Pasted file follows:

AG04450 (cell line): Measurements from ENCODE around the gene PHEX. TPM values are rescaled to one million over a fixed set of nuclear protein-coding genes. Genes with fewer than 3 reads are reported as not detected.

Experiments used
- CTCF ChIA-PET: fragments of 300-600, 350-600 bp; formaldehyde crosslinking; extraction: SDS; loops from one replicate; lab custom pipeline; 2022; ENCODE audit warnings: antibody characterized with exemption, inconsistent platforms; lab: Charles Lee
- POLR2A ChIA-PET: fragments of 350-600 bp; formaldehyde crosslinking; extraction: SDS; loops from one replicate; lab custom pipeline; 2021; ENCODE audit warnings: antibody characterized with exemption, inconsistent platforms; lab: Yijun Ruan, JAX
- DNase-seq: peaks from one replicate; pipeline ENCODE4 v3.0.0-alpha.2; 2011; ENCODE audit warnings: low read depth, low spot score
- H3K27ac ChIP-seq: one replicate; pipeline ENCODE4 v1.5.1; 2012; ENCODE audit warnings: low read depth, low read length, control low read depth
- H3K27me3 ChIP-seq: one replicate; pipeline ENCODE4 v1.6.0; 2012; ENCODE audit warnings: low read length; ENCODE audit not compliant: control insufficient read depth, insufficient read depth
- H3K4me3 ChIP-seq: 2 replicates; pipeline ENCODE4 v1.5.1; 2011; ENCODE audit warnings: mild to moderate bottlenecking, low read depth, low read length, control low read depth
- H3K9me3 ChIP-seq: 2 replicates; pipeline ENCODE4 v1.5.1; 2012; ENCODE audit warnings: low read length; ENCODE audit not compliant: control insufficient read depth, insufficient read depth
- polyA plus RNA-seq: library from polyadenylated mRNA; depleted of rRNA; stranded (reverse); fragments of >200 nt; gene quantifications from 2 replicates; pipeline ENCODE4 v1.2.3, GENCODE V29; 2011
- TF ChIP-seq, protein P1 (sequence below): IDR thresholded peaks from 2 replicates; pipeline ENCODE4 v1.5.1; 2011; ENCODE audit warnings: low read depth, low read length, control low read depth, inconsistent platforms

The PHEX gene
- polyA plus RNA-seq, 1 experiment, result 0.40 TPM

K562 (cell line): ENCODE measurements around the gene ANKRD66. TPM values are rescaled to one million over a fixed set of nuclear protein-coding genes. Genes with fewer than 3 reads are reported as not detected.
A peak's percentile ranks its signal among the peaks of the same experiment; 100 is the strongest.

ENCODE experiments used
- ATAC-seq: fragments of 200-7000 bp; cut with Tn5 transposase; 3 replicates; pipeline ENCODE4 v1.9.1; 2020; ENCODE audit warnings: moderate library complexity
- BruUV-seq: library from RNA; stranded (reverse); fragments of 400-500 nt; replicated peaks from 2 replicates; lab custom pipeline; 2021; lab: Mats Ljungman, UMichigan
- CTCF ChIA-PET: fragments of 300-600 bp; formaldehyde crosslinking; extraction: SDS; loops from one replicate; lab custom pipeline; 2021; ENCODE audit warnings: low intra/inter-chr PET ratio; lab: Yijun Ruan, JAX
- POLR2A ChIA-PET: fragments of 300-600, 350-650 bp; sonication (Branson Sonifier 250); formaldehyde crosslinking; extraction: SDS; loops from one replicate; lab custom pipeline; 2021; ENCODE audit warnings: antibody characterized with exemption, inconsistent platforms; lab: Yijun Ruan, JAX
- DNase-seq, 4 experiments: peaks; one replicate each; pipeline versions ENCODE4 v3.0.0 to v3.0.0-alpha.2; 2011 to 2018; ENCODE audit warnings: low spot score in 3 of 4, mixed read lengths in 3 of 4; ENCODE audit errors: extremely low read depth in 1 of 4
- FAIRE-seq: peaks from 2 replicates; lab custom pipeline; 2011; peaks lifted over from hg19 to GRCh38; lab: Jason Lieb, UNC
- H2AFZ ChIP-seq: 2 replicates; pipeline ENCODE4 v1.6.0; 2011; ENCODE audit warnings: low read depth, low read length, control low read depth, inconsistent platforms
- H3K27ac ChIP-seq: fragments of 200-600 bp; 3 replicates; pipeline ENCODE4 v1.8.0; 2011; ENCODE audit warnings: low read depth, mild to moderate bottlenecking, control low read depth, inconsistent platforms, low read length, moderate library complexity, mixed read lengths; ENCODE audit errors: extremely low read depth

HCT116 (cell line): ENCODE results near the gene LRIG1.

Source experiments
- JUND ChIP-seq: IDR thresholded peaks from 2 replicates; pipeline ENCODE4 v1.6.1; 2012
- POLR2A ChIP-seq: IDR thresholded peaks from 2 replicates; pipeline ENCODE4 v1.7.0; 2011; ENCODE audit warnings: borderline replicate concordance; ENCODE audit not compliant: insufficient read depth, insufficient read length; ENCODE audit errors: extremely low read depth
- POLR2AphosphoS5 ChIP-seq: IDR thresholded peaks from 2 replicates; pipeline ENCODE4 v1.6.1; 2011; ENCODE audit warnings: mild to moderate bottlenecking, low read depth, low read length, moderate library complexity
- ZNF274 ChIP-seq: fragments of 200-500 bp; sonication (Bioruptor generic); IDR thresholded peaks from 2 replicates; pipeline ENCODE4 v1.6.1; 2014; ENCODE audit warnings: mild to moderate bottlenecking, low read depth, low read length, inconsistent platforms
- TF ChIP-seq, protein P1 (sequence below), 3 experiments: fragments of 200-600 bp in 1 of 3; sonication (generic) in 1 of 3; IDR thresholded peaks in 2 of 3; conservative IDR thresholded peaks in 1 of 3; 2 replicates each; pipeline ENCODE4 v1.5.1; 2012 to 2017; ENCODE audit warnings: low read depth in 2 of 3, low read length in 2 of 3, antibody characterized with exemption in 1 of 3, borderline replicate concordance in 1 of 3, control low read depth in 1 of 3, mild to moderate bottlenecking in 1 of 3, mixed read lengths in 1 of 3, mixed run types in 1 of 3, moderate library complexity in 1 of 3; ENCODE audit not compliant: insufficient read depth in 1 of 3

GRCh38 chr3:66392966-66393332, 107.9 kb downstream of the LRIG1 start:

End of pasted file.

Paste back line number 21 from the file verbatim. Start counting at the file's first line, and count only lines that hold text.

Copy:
- DNase-seq, 4 experiments: peaks; one replicate each; pipeline versions ENCODE4 v3.0.0 to v3.0.0-alpha.2; 2011 to 2018; ENCODE audit warnings: low spot score in 3 of 4, mixed read lengths in 3 of 4; ENCODE audit errors: extremely low read depth in 1 of 4